Downing Street has dismissed claims that people will be warned not to book holidays beyond March 2019 as part of no-deal Brexit contingency plans.
It comes after the Sunday Times said senior officials had examined the idea.
But a No 10 spokesperson rejected the report as “categorically untrue.”
And travel agents’ body Abta told the BBC: “The European Commission has said that even in a no-deal scenario, flights will still operate between the UK and EU, and a visa is not required.”
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The UK is set to leave the European Union on 29 March 2019.
There are understood to be tensions among government ministers over the prospect of a no-deal Brexit, and the impact it might have on the economy.
Last week it was confirmed that while UK travellers will not need a visa to visit the EU, Britons will need to apply for and buy another document to travel to member states, post-Brexit.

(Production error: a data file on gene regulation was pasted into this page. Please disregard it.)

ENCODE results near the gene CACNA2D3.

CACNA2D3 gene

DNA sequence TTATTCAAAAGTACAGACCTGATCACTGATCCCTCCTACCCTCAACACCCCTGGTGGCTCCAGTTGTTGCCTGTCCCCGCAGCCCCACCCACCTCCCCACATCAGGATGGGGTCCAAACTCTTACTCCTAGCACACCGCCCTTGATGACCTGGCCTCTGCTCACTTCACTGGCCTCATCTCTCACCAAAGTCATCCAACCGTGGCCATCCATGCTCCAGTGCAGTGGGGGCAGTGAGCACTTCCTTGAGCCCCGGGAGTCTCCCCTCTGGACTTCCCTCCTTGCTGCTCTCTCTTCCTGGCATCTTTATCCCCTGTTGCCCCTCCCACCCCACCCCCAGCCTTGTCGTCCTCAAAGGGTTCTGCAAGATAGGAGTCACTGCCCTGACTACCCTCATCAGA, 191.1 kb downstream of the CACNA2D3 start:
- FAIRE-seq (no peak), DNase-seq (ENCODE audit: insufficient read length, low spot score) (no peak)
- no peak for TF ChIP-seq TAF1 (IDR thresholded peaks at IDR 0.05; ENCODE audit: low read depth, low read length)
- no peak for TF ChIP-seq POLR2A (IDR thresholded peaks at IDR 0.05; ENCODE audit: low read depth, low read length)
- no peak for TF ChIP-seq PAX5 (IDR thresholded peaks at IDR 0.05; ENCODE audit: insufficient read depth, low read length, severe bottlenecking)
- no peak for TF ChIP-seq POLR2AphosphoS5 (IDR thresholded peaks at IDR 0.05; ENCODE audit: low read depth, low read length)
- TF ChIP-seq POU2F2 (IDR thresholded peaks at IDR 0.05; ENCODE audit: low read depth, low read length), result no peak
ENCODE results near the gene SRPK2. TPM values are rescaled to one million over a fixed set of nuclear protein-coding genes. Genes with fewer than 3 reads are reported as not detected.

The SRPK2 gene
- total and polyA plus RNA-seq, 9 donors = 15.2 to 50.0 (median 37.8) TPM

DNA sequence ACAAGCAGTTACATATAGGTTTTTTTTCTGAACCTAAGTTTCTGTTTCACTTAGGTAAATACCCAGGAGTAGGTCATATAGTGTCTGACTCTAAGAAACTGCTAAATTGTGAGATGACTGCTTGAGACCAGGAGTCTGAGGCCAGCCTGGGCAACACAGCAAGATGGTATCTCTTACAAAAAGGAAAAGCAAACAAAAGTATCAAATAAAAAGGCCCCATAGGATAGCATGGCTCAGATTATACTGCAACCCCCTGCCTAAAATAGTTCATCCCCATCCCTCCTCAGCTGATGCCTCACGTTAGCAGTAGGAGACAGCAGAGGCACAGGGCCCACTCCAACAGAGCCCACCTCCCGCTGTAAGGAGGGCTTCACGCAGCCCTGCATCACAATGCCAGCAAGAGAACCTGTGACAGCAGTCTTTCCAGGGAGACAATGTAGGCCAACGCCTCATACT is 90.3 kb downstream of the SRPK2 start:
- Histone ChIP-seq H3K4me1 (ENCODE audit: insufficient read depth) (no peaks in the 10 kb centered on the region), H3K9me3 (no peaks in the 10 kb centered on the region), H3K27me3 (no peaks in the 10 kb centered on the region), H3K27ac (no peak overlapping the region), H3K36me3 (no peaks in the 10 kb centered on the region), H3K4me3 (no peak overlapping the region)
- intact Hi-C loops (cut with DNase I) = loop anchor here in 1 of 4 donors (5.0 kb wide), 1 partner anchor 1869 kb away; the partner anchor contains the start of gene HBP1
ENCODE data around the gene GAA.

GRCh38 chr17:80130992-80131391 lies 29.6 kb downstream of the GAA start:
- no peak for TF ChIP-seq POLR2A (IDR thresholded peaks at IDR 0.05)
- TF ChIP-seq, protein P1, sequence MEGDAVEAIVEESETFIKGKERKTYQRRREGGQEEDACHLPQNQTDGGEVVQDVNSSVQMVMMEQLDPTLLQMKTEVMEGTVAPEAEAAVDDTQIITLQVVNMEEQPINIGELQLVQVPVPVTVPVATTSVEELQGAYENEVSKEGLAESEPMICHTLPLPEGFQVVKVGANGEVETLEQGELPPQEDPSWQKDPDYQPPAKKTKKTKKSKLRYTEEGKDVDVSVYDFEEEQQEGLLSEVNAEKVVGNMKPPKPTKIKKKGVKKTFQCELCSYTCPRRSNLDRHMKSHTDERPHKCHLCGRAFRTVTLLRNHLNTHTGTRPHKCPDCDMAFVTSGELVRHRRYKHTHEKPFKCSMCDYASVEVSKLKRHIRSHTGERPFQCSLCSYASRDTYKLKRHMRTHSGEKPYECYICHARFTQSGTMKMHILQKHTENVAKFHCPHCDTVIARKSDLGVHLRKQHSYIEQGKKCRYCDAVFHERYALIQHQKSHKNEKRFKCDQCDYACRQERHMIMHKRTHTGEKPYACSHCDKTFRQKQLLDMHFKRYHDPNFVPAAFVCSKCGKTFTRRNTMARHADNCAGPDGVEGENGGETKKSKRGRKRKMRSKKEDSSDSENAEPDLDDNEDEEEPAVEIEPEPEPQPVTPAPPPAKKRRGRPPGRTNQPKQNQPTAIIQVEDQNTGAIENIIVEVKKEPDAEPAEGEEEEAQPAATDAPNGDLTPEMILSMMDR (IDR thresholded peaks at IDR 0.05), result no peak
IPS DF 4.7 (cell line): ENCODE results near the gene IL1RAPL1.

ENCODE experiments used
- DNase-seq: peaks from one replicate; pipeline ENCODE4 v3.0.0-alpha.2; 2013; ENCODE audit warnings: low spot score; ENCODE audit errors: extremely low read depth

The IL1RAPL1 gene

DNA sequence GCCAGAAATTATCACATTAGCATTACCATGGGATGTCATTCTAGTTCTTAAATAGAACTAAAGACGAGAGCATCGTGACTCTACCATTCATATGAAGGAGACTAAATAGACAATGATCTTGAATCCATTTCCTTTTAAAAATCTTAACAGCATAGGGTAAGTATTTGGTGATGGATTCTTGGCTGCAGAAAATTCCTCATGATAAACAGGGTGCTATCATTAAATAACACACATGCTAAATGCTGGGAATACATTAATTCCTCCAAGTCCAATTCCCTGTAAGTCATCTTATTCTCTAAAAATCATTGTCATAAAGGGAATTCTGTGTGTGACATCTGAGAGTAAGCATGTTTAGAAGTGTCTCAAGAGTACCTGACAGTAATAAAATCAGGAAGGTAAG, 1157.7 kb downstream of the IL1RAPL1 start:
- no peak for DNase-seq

The document – which costs €7 (£6.30) and is valid for three years – is called an ETIAS (European Travel Information and Authorisation System) and although not launched yet, is expected to come into force in 2021.
The travel requirement is not just for the UK but for many non-EU countries.
Under the Brexit deal, EU citizens and UK nationals will continue to be able to travel freely with a passport or identity card until the end of the transition period in 2020.
After this period ends, the European Commission has offered visa-free travel for UK nationals coming to the EU for a short stay, as long as the UK offers the same in return.
But although they do not need a visa, UK nationals will need the ETIAS – deal or no deal.